Townsend April 7, 2006 


Rails to Trails project on May 10 ballot
By Caitlyn Kelleher Journal Staff Writer

Voters will have a chance to express their opinion on a proposal to bring the Rail Trail to town.

Selectman Robert Plamondon advocated adding a non-bidding referendum to the ballot on May 10 regarding the controversial issue. Plamondon wants residents to simply express their opinion.

"I think the whole town should get the chance to vote on it," he said. "It's a test balloon."

Plamondon supports the proposal to replace the abandon railroad tracks from Harbor Village to Depot Street in the center of town with a bike path.

"I think it would be beneficial to the town," he said.

The special election on May 10 is primarily to fill the seat on the Board of Selectmen that Peter Collins is vacating. Collins announced in February that he would resign this spring because of health reasons.

Plamondon said he wants the question asked on a ballot instead of at the annual town meeting for two reasons. He thinks more people will have the chance to vote on the question and he thinks that people will be more honest in their opinions.

"You aren't worried about what your neighbor will think," he said.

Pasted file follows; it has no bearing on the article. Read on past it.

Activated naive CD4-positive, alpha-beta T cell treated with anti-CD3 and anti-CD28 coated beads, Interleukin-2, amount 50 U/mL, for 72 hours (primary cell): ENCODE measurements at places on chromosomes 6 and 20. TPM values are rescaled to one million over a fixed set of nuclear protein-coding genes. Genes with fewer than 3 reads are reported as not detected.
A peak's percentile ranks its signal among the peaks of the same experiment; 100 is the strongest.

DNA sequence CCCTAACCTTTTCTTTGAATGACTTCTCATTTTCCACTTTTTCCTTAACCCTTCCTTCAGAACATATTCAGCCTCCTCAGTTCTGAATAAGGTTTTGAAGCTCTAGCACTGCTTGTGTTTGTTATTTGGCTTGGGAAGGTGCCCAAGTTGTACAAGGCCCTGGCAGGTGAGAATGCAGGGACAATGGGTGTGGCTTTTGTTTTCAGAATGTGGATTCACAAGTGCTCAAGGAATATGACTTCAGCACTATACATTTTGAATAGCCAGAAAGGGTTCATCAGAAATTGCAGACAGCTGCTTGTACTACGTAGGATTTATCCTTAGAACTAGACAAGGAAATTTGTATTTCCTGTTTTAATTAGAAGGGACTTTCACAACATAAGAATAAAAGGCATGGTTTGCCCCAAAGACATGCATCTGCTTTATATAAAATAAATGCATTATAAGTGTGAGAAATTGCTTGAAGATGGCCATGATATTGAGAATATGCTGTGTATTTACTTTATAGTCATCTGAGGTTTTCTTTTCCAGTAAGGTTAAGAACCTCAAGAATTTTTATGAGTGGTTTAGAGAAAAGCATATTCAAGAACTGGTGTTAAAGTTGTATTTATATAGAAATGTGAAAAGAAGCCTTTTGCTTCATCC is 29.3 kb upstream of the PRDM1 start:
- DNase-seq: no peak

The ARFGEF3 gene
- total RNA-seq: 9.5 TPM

The proposed Squannacook River Rail Trial is 2.5 miles long. It would start at the Harbor Village Shopping Center - across the street from North Middlesex Regional High School and near the town line with Groton. It is designed to run along the river to the center of town.

The abandon track is owned by the Massachusetts Bay Transportation Authority, which is willing to lease the property to the town for $1 for 85 years, committee member William Rideout said. The tracks used to be owned by the Boston-Maine Rail Company but the company went bankrupt, he said.

"The last train ran frieght in 1981," Rideout said.

The Rails to Trails project is a nationwide effort to convert the old railroad lines that crisscrossed the country. The federal government pays 80 percent of the cost of converting the land and the state picks up the remaining 20 percent.

"It means no capital outlay for the town," Plamondon said.

The feasibility committee was started in 2002.

The committee members have talked with abutters, trail designers in other towns, as well as area police chiefs, said Rideout. They have tried to alleviate concerns and work with the abutters, he said.

Caitlyn Kelleher can be reached at (978) 827-3386, ext. 15, or e-mail: